Yesterday I posted about getting all of the inky goodness out of your stencils that have been spayed with inks. Today I want to talk about a second method of “reusing” your sprayed stencils.
Below is an original spray of a stencil (Urban Outsiders Stencil designed by Seth Apter for StencilGirl Products) and three follow-up flip and mist cleaning prints.
After the three cleaning prints are performed there is STILL some colorful residue left on the stencil. It is at this point that I pick another page and lay the stencil down on it with the original sprayed side of it facing up (away from the page). Take a baby wipe and clean the stencil on the page. It will cause the remaining ink to kind of form a uniform color as the baby wipe collects the color from the stencil surface–hopefully it won’t become too muddy. This color will transfer via the wipe to the paper surface creating another image similar to the positive original image of the fresh spray:
The image above is a little dark but you get the idea. I turned the stencil several times as I cleaned it with the wipe so as to add a little more interest to my new background for the page. It is a subtle effect, very soft and very smooth. It is much different from the original spray or any of the more brash “cleaning” negative copies shown above. The baby wipe solution creates a softness in its transfer that is difficult to imitate with most other wet medias.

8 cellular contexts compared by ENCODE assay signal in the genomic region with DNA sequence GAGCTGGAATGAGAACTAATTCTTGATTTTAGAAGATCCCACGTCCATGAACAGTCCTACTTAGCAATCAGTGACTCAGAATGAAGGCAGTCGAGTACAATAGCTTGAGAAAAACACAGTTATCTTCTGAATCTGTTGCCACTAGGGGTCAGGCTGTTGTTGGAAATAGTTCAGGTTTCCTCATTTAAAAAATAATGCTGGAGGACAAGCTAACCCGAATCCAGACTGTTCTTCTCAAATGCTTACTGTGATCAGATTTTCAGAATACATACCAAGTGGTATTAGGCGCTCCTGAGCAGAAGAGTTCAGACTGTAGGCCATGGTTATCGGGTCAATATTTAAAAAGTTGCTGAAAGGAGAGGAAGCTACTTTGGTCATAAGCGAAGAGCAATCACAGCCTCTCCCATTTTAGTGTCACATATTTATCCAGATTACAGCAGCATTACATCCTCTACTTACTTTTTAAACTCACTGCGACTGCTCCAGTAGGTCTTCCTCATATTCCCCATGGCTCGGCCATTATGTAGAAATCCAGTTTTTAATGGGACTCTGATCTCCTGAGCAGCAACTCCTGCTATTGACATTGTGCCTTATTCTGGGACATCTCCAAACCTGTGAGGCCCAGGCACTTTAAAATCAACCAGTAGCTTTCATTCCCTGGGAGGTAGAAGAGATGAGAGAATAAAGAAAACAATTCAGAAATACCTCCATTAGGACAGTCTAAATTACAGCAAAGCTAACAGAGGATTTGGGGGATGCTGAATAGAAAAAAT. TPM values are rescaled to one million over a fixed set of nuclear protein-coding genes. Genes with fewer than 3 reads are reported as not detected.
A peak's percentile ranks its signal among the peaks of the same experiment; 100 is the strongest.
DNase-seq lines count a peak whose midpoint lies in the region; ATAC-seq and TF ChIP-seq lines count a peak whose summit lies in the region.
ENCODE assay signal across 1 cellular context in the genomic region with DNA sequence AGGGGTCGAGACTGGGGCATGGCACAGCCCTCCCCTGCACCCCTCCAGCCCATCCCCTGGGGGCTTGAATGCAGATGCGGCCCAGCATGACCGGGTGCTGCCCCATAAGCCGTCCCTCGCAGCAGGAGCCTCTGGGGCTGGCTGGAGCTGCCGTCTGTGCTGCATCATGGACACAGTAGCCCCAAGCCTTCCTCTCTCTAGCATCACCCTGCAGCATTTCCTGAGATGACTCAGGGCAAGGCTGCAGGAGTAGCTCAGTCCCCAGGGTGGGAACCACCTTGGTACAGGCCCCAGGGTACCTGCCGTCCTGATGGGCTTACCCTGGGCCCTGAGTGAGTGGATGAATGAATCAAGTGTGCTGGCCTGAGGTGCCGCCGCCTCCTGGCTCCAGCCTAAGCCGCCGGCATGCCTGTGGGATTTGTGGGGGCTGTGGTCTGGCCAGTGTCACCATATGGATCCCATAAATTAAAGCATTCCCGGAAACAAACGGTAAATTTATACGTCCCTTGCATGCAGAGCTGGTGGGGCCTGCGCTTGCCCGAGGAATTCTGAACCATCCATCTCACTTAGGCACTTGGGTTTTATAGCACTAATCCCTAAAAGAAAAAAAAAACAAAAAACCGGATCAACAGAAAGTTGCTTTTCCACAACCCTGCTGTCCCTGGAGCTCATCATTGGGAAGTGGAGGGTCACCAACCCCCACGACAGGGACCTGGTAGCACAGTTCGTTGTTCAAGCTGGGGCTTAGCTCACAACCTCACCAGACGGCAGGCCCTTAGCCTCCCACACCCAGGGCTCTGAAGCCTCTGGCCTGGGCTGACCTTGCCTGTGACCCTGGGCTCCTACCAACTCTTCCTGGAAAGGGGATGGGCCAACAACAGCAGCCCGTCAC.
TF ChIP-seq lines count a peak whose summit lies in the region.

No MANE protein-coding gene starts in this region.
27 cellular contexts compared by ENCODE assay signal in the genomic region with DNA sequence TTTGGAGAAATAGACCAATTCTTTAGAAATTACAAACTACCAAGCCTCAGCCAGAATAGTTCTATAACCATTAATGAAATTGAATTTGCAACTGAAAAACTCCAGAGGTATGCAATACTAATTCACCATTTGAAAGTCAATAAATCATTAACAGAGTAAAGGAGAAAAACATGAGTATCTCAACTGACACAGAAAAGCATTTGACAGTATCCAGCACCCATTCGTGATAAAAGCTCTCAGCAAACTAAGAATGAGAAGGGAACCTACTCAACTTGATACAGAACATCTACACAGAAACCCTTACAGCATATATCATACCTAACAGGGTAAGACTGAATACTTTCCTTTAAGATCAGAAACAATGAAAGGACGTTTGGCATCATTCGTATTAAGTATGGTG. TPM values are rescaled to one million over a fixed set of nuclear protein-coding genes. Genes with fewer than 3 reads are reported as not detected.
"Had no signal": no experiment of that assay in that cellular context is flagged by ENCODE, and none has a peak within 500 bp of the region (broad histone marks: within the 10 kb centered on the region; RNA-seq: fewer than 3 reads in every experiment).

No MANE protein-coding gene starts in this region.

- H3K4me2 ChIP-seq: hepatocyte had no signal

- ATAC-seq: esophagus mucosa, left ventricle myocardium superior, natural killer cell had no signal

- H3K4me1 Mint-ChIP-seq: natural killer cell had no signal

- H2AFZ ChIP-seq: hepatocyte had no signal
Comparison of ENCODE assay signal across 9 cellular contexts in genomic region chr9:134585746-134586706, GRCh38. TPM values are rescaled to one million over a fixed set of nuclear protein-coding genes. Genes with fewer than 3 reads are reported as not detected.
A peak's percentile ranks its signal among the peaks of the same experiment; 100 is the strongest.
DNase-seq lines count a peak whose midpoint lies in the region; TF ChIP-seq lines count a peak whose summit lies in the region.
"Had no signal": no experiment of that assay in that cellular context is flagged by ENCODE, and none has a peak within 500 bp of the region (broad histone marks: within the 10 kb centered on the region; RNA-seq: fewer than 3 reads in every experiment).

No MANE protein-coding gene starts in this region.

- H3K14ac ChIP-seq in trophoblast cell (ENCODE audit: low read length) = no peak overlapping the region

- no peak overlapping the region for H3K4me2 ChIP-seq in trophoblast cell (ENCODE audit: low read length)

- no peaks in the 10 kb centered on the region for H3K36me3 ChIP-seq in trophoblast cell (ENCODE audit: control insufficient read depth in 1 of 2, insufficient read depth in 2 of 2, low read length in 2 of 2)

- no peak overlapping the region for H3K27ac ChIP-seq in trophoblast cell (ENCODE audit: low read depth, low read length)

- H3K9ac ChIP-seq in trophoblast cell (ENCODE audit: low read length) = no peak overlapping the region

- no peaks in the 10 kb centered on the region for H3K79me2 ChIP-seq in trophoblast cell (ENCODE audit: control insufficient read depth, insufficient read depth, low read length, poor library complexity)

Do you have a favorite stencil? Have you played with the positive and negative representations or created faded transfers from cleaning your stencils on a paper page? You never know what you are going to get–either with the sprayed image or with any of the other cleaning images either. Stencils, when used with impossible-to-control sprays, can spur creative challenges of their own. As Forest Gump used to say about life, using stencils is “…like a box of chocolates–you never know what you are going to get..” 🙂